Aortic Valve Reimplantation in Patients with Connective Tissue Disorders: Are the Leaflets Durable?
Lars G. Svensson1, Patrick R. Vargo1, Milind Desai2, Vidyasagar Kalahasti2, Brian Griffin2, Eric E. Roselli1, Jeevanantham Rajeswaran1, Eugene Blackstone1
1Thoracic and Cardiovascular Surgery, Cleveland Clinic, Cleveland, Ohio, United States, 2Cardiovascular Medicine, Cleveland Clinic, Cleveland, Ohio, United States
Objective: The durability of reimplanted myxomatous aortic valves in root replacements for patients with connective tissue disorders (CTD) is unclear; therefore, we sought to evaluate the long-term resilience of these repairs.
Methods: From January 1980 to January 2020, there were 214 elective, primary aortic valve reimplantation operations in patients diagnosed with CTD and 645 with non-CTD. The CTD cohort included 164 (77%) patients diagnosed with Marfan, 7 (3.3%) Ehlers-Danlos, and 23 (11%) Loeys-Dietz. We accounted for differing patient characteristics between the two groups by propensity-score matching to compare outcomes, yielding 96 matched pairs. Longitudinal echocardiographic measures were compared using non-linear mixed effects models.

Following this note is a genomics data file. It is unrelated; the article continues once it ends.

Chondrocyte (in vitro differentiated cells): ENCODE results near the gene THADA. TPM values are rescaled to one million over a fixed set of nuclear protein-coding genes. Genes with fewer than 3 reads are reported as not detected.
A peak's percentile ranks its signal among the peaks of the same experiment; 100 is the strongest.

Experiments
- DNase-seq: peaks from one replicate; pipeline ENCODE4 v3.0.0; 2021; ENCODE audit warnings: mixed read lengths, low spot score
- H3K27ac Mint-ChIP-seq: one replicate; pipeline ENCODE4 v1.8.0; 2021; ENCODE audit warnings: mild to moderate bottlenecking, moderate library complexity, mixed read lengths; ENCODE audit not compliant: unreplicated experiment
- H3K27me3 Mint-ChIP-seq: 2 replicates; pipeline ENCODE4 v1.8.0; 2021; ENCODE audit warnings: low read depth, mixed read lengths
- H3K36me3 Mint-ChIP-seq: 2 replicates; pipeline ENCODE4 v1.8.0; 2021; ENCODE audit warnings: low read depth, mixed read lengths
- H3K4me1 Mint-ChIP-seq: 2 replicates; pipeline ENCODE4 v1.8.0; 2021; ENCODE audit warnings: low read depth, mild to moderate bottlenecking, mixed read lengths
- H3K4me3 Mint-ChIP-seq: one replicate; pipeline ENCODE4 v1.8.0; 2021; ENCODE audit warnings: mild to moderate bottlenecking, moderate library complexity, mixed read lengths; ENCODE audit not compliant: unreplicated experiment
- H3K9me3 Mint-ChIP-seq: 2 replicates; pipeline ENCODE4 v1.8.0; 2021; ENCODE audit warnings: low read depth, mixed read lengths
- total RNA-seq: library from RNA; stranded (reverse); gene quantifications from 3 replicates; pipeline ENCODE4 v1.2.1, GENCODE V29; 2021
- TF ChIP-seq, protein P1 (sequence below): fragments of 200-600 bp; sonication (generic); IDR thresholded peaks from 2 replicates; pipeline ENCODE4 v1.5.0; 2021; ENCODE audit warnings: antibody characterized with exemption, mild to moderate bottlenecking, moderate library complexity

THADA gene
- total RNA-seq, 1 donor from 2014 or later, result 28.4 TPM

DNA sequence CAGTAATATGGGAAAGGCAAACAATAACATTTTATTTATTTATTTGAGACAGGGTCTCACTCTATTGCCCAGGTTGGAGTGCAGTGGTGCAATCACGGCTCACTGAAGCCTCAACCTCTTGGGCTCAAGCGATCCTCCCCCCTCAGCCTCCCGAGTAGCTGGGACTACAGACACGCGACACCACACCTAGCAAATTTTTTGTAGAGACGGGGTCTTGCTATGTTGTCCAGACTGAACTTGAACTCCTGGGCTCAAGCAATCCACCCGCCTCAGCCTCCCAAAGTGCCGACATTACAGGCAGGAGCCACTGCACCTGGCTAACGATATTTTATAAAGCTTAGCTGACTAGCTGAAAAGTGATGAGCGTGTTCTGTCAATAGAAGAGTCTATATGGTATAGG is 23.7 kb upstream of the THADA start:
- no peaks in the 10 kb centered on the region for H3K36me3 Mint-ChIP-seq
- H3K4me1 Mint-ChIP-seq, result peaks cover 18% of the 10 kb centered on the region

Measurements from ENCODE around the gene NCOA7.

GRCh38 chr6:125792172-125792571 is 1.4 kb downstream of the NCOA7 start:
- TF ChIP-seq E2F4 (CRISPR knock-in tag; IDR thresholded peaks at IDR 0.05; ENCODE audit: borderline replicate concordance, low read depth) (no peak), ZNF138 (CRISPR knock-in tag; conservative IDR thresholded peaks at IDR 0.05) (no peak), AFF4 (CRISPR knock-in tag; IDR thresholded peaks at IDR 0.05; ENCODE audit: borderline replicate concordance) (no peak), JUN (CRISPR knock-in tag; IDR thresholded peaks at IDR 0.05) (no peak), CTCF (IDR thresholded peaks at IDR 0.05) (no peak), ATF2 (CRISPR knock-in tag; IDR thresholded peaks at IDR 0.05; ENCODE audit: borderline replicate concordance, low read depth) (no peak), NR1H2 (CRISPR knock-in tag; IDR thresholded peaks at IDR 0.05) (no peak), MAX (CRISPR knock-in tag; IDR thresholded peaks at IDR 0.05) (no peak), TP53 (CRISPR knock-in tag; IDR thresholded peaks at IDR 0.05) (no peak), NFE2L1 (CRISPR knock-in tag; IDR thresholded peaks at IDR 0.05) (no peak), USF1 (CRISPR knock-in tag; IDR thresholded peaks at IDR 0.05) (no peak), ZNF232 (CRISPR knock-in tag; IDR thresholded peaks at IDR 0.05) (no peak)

Results: In the CTD cohort, there were no operative moralities (30-day or in-hospital), 1 (0.47%) stroke, and 1 (0.47%) early in-hospital reoperation for valve dysfunction. Ten-year prevalence of no aortic regurgitation was 86%, mild 11%, and moderate 3%. Ten-year freedom from reoperation in the CTD cohort was 97% (vs 93.3% in non-CTD). In propensity-matched cohorts, there were no significant differences in in-hospital outcomes, longitudinal aortic regurgitation and mean gradient, risk of reoperation on the aortic valve (Figure), or risk of late death.
Conclusions: Aortic valve reimplantation is a durable operation in patients with CTD and root aneurysms. These patients do not experience early degeneration of their reimplanted aortic valves.
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